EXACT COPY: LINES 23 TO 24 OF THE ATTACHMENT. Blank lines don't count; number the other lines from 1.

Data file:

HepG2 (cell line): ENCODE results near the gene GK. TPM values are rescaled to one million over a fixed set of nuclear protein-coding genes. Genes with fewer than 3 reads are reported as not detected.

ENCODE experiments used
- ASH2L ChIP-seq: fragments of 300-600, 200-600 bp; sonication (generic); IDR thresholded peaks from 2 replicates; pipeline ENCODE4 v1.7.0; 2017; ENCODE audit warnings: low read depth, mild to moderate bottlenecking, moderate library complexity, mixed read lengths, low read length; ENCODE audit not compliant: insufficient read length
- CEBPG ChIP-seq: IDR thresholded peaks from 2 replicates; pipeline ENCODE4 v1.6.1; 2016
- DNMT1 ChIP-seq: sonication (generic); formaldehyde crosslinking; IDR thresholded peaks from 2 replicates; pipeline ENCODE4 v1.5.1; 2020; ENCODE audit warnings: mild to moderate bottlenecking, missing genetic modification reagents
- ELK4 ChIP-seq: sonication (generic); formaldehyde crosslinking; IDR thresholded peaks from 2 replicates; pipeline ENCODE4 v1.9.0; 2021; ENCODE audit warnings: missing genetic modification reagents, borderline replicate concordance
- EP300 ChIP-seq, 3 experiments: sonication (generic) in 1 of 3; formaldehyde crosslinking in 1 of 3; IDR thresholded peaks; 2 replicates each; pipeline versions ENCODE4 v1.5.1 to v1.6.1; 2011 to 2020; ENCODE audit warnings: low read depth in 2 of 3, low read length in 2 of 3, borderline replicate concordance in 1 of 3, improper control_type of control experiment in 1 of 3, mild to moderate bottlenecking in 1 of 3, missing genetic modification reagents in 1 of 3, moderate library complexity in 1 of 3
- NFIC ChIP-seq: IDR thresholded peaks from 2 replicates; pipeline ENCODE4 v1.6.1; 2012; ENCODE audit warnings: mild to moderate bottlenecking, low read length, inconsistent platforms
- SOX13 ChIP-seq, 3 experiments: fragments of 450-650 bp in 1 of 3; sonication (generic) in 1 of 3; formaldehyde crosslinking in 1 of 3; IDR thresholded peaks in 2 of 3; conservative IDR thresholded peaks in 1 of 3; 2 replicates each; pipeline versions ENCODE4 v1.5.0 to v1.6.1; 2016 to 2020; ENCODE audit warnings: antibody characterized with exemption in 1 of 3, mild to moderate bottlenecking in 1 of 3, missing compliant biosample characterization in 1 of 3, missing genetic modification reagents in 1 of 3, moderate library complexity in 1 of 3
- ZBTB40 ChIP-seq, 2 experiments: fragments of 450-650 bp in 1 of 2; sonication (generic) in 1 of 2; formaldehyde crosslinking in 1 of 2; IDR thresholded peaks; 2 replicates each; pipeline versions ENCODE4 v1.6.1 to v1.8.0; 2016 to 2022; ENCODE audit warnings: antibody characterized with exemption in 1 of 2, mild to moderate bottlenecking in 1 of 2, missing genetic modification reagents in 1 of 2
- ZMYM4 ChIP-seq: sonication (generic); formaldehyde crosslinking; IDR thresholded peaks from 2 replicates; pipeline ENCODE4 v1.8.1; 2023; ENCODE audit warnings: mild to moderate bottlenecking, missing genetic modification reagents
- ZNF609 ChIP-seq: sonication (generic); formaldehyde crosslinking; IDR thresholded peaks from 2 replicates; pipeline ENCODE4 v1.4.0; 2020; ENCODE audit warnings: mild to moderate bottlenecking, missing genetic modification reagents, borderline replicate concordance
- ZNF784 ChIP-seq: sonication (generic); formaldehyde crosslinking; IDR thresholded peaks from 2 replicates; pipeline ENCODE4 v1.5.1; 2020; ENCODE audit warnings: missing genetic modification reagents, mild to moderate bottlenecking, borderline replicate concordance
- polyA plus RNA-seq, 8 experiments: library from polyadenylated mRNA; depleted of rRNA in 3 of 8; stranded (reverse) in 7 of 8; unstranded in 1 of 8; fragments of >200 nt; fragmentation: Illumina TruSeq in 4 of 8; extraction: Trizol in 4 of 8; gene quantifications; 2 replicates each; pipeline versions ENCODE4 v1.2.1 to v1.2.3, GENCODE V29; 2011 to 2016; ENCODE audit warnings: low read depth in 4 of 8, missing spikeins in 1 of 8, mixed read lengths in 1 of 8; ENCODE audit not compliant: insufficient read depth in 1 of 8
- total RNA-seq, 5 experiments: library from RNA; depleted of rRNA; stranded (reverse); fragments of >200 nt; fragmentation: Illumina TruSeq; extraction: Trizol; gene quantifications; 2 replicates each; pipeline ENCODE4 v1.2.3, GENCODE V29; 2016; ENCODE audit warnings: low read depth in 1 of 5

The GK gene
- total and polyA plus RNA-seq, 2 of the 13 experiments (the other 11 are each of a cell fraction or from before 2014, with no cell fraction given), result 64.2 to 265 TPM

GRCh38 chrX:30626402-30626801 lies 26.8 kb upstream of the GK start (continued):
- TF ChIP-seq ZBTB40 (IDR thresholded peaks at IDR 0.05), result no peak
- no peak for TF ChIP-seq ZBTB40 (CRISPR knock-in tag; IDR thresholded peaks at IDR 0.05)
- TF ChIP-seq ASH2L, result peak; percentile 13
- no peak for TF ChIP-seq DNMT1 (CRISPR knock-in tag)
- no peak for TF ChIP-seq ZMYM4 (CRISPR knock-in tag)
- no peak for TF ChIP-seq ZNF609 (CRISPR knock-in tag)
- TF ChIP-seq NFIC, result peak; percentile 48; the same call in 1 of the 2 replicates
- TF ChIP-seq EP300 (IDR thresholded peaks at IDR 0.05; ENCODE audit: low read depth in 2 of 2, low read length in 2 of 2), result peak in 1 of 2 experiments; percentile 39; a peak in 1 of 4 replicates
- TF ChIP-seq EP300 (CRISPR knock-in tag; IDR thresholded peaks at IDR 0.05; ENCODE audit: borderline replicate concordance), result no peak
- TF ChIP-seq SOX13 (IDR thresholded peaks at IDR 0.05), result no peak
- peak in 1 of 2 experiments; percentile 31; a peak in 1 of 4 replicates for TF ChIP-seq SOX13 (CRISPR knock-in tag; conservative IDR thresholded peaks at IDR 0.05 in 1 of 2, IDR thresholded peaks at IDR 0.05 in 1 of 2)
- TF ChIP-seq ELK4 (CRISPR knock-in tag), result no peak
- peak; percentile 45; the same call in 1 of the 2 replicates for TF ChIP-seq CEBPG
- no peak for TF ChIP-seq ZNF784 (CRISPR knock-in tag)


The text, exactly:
- no peak for TF ChIP-seq ZMYM4 (CRISPR knock-in tag)
- no peak for TF ChIP-seq ZNF609 (CRISPR knock-in tag)